A budget is one of the most important tools to have in your financial planning arsenal. Without a budget, you may run the risk of overspending. It can be more difficult to reach important financial goals, such as saving for an emergency fund or buying a home, when you don't have a budget in place to guide your spending.
Mastering the art of budgeting begins with an understanding of the most important components of a good budget. As you create your household budget, remember to include these nine features.
1. Accurate Spending Categories
While budget worksheets can be a helpful resource to guide your budget, they may not align perfectly with your spending habits. When creating your budget, focus on including expense categories that reflect where your money goes. Tracking your spending with a budgeting app is a good way to understand your monthly expenses.
2. Enough Spending Categories
In addition to having accurate spending categories, your budget also needs to have the correct number of spending categories. While you don't want to go overboard, breaking down broader expense categories into smaller segments can give you a clearer picture of where your money goes. That's useful for understanding your spending patterns, and it can also help pinpoint areas where you can reduce spending. Just make sure that you don't drown in the details.
3. Accurate Income Projections
Spending is one half of your budget; income is the other. Accuracy is a must, not only for expenses but also with your income. You have to account for how much money you will have to spend, not just how much you make or think you will make. Don't forget to take out taxes and other deductions (like contributions to your employer's 401(k)). If you have irregular income, you may consider basing your monthly budget on the average you make each month.
4. Categories for Irregular Expenses
When creating a budget, it's easy to get stuck in the monthly mindset, but don't forget to include those expenses that may only come around once a quarter, twice a year, or even once a year. For example, you may pay your car insurance every six months, while your homeowner's association fees are due annually. To ensure that you account for those expenses accurately, annualize the number, then divide by 12. Build that amount into your monthly budget and set it aside in a separate account so you can pay those expenses when they're due.
5. A-Line Item for Savings
It would not be a budget without including savings. Your budget should treat savings as an expense, not just as what happens with the "leftover" or surplus cash if there is any. In treating savings as an expense, you ensure that you're contributing money wherever it is most needed. For example, you can have a line item for general savings as well as a category for your emergency fund or savings for a down payment on a home.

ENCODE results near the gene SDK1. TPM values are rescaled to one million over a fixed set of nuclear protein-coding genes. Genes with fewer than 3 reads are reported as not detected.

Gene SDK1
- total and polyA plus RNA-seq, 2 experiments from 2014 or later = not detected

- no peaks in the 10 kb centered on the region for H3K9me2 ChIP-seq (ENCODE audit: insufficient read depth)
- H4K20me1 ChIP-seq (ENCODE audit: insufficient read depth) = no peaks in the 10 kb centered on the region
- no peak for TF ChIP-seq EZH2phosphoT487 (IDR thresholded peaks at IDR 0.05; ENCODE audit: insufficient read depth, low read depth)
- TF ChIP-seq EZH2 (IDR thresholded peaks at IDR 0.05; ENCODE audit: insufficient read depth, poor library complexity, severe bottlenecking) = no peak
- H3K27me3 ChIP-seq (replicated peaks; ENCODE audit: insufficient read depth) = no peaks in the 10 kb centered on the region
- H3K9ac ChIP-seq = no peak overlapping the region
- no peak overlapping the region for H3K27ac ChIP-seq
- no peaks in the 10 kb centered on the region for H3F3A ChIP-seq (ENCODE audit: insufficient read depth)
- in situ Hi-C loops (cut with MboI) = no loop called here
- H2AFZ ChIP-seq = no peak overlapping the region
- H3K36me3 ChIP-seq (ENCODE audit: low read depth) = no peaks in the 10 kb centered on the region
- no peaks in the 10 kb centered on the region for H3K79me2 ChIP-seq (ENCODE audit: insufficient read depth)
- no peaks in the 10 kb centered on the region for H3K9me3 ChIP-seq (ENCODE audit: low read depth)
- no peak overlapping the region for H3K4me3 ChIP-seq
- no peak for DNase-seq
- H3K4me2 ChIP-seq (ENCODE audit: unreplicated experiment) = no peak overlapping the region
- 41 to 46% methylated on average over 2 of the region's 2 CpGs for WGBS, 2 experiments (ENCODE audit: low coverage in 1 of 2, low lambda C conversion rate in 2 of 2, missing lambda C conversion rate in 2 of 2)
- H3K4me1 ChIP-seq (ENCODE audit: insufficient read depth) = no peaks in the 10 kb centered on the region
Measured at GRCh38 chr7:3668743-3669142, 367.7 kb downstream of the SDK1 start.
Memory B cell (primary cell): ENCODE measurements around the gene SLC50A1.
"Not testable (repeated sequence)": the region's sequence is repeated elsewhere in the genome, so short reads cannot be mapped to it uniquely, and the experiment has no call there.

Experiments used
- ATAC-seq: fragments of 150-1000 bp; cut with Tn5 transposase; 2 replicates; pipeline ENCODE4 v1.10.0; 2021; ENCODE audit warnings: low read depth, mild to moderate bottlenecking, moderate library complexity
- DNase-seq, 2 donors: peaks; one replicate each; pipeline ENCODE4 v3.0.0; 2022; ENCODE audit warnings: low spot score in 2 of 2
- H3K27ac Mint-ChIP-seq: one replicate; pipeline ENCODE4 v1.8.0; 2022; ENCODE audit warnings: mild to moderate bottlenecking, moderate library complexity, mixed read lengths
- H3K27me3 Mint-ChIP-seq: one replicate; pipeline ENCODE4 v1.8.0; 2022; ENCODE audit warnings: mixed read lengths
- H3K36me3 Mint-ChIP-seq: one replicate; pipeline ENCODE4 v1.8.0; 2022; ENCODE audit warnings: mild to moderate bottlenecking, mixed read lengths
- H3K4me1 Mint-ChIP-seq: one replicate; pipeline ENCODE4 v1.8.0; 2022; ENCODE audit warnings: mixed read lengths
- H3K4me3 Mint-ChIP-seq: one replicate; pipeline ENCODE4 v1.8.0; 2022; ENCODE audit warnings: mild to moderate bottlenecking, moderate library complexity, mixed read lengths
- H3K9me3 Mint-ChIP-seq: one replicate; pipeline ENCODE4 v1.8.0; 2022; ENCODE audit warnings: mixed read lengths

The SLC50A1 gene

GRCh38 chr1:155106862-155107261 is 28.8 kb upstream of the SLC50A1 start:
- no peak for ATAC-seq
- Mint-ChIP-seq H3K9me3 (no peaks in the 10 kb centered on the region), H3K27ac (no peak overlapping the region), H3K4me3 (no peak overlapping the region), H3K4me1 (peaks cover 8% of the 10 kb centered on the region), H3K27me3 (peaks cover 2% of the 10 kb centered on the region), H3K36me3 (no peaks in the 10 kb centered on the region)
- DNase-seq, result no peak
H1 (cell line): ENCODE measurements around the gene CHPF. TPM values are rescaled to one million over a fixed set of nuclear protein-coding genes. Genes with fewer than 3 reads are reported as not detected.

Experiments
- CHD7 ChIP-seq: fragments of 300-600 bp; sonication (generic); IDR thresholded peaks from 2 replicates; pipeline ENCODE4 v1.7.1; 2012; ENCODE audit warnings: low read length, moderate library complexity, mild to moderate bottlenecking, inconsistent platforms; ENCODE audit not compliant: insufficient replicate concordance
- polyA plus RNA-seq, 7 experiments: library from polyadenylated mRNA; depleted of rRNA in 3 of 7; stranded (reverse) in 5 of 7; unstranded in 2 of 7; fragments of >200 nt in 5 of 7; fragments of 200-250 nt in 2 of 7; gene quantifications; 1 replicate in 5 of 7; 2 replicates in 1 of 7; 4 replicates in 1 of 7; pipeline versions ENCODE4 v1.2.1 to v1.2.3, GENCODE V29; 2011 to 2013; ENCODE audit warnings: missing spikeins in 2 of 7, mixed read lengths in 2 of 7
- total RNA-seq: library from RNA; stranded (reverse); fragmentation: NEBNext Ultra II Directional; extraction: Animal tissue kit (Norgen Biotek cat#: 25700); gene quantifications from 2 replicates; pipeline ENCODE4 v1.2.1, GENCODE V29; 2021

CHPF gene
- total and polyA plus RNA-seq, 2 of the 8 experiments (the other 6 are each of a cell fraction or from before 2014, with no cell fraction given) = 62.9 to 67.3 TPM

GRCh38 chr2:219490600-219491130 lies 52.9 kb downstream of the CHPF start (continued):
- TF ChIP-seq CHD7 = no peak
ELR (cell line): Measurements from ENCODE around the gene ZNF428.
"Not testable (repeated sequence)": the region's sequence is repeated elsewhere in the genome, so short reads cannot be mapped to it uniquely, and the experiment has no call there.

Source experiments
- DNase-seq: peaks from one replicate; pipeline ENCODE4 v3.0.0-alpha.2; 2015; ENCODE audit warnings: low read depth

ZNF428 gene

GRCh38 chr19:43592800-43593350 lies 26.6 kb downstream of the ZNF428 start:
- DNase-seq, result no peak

6. Tracking for Cash Purchases
You don't have to track every dollar you spend down to the penny. However, you should try to account for cash spending accurately. Cash spending can easily become the biggest leak in most budgets. Cash disappears quickly, and if you don't write down everything you spend it on, you'll have a distorted look at your spending and where your money goes.
7. Realistic Written Goals
This one is a big one, and it's not a part of most personal budgets. While written financial goals aren't a required piece of a budget and aren't included on most budget worksheets, they're an extremely important piece of financial planning. By setting realistic goals like saving for a home, buying a new car, getting out of debt, saving for retirement, putting your kids through college, or even having a travel budget, you can begin to find ways to save for those goals and track how close you are to meeting them.
Goals can be a great source of motivation for taking control of your spending, and they give every dollar that comes in and goes out of your bank account a purpose.
8. Regular Reviews
Most of these features for a successful budget are things that should be included in the budget itself. But, there are also exercises and practices that go along with creating and maintaining a budget. One of those practices is a regular review.
Your budget isn't a set-it-and-forget-it exercise. You should be reviewing your budget and actual spending at least monthly so you can track your progress and make adjustments if necessary. Life changes can increase or reduce your spending and income, and regularly reviewing your budget ensures that your hard-earned dollars don't fall through the cracks.
9. The Right Mindset
Last but not least, all successful budgeters approach their budgets with the right mindset. While it may be tempting to view your budget as being restrictive, it's a way to gain control over your money so you can tell your paycheck what to do, instead of the other way around. Budgeting can be difficult and even a stressful exercise, but it is necessary for financial success. By adopting a positive mindset towards budgeting and staying motivated, you can be well on your way to achieving financial security through budgeting.